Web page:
Except that as the days wore into weeks wore into months wore into more than a year, I didn’t know just *how* to adapt it into my days. While other parents trotted their kids out to the pond with them, barking at them to keep up or slowing their own pace every time the tot stopped its bike to smell the flowers, running was something that had always been the closest thing to me time I could muster and I didn’t want to make it yet another family thing. Not when we were already with each other 24 hours a day.
But I realize, now, that as I am saying goodbye to more things, closing more doors, that running is not one of those things I want to leave behind. So I’m heading back out to the trails, rescheduling my days to get a run in before the rains. I worked out a plan to build structure back into my days. Like Murakami, I don’t care about my speed or my time or my distance (I was never very good at endurance running anyway). I’m more interested today in putting one foot in front of the other, getting back into the habit of things.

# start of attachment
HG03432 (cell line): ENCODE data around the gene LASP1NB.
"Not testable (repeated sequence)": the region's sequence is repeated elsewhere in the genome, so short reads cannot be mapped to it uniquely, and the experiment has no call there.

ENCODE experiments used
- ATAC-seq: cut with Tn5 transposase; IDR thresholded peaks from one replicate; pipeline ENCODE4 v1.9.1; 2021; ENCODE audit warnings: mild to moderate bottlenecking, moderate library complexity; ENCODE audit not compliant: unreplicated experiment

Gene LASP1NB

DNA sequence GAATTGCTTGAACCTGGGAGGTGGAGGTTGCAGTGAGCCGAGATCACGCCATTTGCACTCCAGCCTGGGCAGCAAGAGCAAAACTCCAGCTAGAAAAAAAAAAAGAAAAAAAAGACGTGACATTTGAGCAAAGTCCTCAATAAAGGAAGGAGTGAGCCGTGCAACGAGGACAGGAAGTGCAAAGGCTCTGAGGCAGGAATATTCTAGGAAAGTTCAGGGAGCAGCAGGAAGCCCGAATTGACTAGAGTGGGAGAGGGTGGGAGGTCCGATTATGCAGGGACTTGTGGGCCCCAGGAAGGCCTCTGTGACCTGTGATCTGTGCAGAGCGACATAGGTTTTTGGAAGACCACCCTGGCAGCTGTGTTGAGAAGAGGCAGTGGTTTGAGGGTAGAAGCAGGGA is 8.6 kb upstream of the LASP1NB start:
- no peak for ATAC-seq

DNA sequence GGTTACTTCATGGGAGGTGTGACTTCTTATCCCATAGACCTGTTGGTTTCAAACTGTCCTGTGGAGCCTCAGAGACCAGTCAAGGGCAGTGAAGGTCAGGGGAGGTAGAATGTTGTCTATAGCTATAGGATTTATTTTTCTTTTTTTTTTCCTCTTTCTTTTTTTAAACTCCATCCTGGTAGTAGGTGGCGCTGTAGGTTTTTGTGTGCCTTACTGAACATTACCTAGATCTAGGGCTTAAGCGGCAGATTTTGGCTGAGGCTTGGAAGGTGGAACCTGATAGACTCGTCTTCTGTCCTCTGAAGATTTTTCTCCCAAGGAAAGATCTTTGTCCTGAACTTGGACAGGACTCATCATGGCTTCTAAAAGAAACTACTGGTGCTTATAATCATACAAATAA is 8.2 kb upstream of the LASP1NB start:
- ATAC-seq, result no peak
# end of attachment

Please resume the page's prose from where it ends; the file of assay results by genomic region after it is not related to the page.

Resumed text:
Except that as soon as I slowed the pace on my run Tuesday, turned the last corner toward my home, the emergency services system on my phone pinged. It’s been pinging a lot lately: warnings about COVID restrictions every time the numbers go up, notifications that the rivers are too high, evacuation orders every time a construction site finds another unexploded bomb. I usually ignore the alerts but after the floods of two weeks ago, I’m on edge.